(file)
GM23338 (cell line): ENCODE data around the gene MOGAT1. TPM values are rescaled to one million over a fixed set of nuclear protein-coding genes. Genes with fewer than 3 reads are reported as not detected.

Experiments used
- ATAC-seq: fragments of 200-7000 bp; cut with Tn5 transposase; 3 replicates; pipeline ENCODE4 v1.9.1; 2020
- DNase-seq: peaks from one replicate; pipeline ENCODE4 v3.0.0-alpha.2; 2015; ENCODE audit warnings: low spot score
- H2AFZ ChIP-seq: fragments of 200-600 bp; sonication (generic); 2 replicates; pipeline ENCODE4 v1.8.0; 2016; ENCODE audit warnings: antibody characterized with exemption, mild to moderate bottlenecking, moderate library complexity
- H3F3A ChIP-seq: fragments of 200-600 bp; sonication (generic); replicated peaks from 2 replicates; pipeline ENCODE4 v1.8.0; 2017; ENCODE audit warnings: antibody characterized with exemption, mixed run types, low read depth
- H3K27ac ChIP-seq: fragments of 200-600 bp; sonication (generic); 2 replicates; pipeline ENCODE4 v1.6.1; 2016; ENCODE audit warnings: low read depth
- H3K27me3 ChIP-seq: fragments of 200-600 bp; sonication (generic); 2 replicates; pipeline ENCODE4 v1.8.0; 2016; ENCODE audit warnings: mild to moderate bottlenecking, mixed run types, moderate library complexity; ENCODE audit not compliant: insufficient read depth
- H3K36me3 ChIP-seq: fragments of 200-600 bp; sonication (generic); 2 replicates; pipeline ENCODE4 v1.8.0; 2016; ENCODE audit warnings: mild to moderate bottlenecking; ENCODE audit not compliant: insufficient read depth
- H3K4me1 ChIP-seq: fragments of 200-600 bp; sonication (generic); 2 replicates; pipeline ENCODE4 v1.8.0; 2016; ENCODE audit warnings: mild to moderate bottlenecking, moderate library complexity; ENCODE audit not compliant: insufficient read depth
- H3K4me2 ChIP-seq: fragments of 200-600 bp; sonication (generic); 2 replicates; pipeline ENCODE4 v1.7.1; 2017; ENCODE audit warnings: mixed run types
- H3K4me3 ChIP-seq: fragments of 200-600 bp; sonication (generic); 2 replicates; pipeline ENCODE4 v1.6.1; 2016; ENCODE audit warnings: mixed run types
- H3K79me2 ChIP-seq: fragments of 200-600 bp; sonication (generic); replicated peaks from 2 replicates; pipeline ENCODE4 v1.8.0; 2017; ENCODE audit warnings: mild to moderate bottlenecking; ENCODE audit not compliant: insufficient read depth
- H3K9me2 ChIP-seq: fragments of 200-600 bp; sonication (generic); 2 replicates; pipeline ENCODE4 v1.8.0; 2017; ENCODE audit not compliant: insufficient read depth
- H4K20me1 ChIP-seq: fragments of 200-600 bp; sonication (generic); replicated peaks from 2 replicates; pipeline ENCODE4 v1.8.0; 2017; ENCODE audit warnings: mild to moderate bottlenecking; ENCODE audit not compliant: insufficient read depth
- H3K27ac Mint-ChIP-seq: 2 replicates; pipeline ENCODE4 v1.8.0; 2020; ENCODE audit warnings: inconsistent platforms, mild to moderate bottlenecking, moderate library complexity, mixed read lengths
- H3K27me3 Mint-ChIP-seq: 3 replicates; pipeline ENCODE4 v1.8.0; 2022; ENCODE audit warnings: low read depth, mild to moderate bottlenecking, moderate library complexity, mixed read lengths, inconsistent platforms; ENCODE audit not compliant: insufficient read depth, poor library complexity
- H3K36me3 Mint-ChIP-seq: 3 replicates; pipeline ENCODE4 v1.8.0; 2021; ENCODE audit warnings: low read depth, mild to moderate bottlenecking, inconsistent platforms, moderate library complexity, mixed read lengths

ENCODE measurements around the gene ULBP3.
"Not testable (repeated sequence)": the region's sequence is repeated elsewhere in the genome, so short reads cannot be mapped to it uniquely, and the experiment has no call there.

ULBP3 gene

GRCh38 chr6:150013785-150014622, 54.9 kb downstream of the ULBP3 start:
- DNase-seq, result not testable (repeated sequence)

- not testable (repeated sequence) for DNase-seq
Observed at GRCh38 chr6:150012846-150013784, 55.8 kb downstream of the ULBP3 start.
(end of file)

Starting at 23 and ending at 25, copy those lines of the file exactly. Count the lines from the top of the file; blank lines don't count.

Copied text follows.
- DNase-seq, result not testable (repeated sequence)

- not testable (repeated sequence) for DNase-seq
Observed at GRCh38 chr6:150012846-150013784, 55.8 kb downstream of the ULBP3 start.